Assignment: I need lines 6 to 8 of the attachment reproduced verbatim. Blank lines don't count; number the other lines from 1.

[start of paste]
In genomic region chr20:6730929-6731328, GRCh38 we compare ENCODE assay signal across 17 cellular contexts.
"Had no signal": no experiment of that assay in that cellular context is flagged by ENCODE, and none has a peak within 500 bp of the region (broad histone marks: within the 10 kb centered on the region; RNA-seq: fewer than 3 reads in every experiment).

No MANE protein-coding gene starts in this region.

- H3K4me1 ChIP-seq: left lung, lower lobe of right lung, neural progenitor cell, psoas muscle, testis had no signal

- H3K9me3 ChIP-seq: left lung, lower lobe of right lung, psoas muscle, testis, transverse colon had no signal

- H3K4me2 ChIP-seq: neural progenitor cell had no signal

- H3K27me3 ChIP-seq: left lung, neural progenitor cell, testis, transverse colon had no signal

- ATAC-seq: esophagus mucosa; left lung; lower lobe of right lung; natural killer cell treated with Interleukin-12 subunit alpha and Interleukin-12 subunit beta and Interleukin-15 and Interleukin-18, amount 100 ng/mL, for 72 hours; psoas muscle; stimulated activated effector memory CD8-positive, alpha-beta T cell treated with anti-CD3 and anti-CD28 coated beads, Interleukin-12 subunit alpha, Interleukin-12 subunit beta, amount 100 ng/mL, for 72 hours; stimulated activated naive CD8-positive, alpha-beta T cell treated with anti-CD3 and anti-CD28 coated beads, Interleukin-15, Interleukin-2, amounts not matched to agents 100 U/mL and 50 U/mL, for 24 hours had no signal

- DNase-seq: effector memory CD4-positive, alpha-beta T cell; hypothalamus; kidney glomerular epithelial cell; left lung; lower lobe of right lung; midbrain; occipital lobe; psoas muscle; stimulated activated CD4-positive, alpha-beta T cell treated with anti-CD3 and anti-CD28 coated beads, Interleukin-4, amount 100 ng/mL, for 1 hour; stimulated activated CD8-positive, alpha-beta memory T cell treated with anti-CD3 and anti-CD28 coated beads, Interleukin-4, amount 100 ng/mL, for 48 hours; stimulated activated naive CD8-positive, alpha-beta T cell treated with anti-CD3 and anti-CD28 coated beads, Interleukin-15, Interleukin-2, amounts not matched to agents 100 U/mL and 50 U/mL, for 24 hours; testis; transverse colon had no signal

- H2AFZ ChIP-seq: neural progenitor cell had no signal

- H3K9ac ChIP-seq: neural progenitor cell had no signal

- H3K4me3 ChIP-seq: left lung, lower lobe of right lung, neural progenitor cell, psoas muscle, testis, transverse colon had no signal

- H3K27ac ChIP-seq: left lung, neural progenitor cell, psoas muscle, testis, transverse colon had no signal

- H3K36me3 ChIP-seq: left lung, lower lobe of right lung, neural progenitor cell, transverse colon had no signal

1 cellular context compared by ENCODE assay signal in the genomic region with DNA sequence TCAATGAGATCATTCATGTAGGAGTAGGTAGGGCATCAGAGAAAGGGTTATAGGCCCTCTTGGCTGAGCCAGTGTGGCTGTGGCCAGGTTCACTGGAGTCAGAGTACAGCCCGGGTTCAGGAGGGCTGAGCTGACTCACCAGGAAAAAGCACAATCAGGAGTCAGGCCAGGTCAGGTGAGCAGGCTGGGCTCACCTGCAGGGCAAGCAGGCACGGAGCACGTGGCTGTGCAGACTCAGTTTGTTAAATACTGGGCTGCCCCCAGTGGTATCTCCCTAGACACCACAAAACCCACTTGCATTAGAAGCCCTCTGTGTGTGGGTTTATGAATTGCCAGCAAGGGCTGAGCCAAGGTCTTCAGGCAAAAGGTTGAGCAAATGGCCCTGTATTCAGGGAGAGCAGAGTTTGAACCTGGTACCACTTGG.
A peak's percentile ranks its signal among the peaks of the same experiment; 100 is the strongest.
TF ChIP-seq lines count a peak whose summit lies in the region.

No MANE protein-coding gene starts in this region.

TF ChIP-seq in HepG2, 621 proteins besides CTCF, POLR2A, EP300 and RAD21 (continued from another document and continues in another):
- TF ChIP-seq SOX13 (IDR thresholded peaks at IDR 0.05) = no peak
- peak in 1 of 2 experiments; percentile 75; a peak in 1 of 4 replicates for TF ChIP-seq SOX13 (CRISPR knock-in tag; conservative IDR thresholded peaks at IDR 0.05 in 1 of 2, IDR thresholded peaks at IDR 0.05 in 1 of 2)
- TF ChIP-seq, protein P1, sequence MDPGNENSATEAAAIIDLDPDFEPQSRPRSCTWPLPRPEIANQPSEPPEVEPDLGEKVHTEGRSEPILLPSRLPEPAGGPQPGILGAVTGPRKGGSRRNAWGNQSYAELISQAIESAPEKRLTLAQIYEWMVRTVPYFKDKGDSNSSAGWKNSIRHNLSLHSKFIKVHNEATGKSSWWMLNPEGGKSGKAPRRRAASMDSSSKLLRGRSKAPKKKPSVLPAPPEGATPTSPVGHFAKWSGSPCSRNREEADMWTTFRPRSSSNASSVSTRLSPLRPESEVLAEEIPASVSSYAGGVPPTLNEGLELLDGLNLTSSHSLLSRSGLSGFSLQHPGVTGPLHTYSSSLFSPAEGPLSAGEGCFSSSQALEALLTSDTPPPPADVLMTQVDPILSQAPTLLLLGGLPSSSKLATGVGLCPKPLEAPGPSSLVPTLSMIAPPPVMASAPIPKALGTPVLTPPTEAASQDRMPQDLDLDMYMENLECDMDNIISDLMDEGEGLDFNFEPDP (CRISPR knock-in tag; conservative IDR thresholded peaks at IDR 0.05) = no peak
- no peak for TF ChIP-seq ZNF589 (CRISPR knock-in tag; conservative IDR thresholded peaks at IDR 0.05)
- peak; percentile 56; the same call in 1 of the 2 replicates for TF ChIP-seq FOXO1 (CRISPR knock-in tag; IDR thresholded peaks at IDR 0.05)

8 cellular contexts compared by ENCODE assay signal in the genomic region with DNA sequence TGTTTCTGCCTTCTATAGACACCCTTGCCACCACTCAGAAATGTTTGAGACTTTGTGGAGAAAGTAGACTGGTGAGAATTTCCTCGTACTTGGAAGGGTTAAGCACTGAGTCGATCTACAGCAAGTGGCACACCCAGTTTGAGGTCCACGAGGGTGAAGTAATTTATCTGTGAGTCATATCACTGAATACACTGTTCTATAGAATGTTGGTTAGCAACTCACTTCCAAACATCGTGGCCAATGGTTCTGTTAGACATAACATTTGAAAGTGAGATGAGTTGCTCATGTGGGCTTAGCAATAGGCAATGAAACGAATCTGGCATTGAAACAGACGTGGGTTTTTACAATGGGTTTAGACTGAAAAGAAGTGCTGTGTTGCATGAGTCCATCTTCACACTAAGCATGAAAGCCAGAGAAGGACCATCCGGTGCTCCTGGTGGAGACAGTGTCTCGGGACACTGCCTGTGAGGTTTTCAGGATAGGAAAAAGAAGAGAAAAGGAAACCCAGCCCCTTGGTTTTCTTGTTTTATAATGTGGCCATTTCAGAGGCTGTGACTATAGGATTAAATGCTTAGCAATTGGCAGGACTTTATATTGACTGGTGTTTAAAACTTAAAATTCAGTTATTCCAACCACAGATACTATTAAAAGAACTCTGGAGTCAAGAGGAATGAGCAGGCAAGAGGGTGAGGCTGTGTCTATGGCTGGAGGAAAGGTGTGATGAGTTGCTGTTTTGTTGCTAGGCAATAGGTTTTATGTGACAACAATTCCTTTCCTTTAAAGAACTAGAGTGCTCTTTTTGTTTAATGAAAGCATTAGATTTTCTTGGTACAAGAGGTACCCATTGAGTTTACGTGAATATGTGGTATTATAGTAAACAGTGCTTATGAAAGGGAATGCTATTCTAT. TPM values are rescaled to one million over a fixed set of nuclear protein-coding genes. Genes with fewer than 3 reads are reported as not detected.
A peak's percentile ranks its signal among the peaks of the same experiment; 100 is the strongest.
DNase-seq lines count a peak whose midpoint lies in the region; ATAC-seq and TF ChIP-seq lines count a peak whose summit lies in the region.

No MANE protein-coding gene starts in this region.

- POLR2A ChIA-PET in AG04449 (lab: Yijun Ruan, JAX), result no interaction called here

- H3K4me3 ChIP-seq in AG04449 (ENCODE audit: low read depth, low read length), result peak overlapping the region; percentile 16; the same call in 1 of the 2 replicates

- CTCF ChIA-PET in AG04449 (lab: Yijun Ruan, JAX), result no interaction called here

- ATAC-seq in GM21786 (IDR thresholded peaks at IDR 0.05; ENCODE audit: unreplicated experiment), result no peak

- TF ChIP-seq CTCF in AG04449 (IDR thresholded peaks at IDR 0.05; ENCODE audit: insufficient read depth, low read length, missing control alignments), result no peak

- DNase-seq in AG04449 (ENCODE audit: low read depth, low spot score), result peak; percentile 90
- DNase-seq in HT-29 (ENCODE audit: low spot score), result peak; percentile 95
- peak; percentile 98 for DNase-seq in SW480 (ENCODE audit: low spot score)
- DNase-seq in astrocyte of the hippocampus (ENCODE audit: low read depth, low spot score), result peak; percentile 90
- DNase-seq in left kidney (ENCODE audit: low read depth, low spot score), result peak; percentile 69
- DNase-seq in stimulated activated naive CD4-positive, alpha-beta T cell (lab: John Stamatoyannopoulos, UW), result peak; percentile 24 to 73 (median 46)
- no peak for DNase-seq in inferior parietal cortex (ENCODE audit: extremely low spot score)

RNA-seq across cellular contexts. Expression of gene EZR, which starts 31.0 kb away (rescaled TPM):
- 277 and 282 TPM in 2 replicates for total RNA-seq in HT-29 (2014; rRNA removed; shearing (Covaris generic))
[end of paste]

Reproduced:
- H3K4me2 ChIP-seq: neural progenitor cell had no signal

- H3K27me3 ChIP-seq: left lung, neural progenitor cell, testis, transverse colon had no signal

- ATAC-seq: esophagus mucosa; left lung; lower lobe of right lung; natural killer cell treated with Interleukin-12 subunit alpha and Interleukin-12 subunit beta and Interleukin-15 and Interleukin-18, amount 100 ng/mL, for 72 hours; psoas muscle; stimulated activated effector memory CD8-positive, alpha-beta T cell treated with anti-CD3 and anti-CD28 coated beads, Interleukin-12 subunit alpha, Interleukin-12 subunit beta, amount 100 ng/mL, for 72 hours; stimulated activated naive CD8-positive, alpha-beta T cell treated with anti-CD3 and anti-CD28 coated beads, Interleukin-15, Interleukin-2, amounts not matched to agents 100 U/mL and 50 U/mL, for 24 hours had no signal